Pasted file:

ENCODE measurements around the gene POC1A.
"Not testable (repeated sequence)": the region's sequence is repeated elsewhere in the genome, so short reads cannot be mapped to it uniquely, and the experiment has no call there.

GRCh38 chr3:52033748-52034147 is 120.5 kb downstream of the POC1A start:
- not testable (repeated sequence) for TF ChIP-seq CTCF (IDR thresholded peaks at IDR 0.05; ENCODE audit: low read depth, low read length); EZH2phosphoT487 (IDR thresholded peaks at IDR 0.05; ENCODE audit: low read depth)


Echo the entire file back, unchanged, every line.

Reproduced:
ENCODE measurements around the gene POC1A.
"Not testable (repeated sequence)": the region's sequence is repeated elsewhere in the genome, so short reads cannot be mapped to it uniquely, and the experiment has no call there.

GRCh38 chr3:52033748-52034147 is 120.5 kb downstream of the POC1A start:
- not testable (repeated sequence) for TF ChIP-seq CTCF (IDR thresholded peaks at IDR 0.05; ENCODE audit: low read depth, low read length); EZH2phosphoT487 (IDR thresholded peaks at IDR 0.05; ENCODE audit: low read depth)